The United States uses more electricity than almost every other country in the world (except China). However, how does the U.S. compare to other countries in cost for electricity? In 2014, Americans paid 10.00 cents per kilowatt hour, on average, according to WorldAtlas. That makes the U.S. the 13th most expensive country to pay for electricity. But, which countries are more expensive, and why? Find out below.
Denmark & Germany – 39.0¢/kWh
Denmark pays more for power than every other country in the world. Data from 2013 estimated that price per kilowatt hour was around 39 cents/kWh, and separate data from 2014 estimated electricity costs at 41 cents/kWh in Denmark and 35 cents/kWh in Germany, according to OVO Energy. That means that Danes and Germans pay between three to four times more than Americans pay for power. The high cost for power has been linked to government policies that help green energy. For example, Germany hopes to produce 80 percent of their electricity via renewable sources by 2050, but the expansion of renewable energy and decrease in non-renewable sources is creating an energy gap and affecting prices, according to Forbes.
Spain – 30.0¢/kWh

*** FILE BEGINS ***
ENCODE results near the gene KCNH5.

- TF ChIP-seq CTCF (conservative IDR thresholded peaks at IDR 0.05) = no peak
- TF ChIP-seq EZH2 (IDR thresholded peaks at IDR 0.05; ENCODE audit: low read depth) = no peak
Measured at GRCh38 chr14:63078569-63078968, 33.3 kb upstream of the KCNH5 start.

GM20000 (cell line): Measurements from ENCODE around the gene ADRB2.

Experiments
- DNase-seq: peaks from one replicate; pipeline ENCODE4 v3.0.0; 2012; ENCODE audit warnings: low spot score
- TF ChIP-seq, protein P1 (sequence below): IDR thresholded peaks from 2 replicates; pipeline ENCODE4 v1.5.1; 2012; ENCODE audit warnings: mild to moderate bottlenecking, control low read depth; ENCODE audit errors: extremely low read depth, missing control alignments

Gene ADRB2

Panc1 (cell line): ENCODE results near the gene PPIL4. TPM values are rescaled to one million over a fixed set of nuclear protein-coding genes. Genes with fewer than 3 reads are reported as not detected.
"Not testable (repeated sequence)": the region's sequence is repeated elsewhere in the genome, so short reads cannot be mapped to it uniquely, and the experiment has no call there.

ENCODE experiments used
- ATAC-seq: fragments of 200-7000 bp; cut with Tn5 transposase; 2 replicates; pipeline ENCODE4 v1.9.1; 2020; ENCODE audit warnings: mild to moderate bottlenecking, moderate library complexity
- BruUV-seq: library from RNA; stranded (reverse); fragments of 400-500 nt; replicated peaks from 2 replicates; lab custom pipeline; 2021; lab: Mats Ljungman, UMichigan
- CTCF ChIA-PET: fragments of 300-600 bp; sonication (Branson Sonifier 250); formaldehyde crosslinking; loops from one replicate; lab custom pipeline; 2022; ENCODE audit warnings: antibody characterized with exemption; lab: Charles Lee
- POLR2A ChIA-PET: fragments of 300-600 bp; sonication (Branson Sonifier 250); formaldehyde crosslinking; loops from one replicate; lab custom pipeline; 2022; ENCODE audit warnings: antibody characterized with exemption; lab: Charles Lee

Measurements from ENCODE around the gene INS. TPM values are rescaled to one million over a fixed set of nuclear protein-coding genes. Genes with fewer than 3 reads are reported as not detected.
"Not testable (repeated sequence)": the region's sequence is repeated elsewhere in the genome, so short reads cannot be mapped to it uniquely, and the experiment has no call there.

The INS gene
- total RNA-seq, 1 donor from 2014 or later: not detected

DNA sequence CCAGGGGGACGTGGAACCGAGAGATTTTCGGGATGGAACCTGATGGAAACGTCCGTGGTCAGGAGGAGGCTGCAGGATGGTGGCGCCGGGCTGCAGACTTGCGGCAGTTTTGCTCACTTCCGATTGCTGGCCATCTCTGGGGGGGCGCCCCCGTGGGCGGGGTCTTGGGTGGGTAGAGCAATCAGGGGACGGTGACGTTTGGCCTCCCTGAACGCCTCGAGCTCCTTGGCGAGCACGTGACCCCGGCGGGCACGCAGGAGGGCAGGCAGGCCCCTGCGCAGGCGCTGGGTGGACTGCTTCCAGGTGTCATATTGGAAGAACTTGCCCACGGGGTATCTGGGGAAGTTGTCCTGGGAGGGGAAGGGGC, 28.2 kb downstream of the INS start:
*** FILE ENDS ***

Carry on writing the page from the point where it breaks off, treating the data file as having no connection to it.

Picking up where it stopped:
Although different data sources place Spanish energy costs at different costs, Spain is certainly in the top five most expensive countries for electricity. Although this data places Spain at number five in terms of expense, when adjusted for average household income, Spain moves to number three. A recent report by the International Energy Agency found that Spain actually taxes households who generate renewable energy at home, despite the fact that Spain would be a good candidate for solar energy.
Italy – 21.01¢/kWh
At between 15 and 21 cents per kWh, Italy pays more for electricity than a lot of other places, according to data compiled by Statista. The cost for electricity is high because fossil fuels are largely used to produce electricity in the country, and most of those fuels need to be imported from other nations, such as Libya, Russia and Algeria. These high prices not only impact families, but are also causing a big headache for Italy’s small and medium-sized businesses, which pay 40 percent more for power than the rest of Europe, according to Reuters. Although that number is more than double what Americans pay for electricity, the 2014 averages actually show a decrease since 2011, when Italians paid an average of 28 cents per kWh, according to OVO Energy.
United Kingdom (England, Scotland, Wales, Northern Ireland) – 20.0¢/kWh
Ireland’s high cost of energy pulls the entire United Kingdom block into one of the most expensive areas for electricity. While the UK overall is estimated to pay between 15 cents and 20 cents per kilowatt hour for electricity, Ireland on it’s own ranges closer to 25 cents per kilowatt hour, according to data from Eurostat. Historically, UK households have signed up for fixed electricity tariffs, which locks their price per kilowatt hour. With those fixed tariffs phasing out, more citizens are being switched to a variable tariff, where their prices fluctuate. This has lead to price increases up to 28 percent, according to The Guardian.
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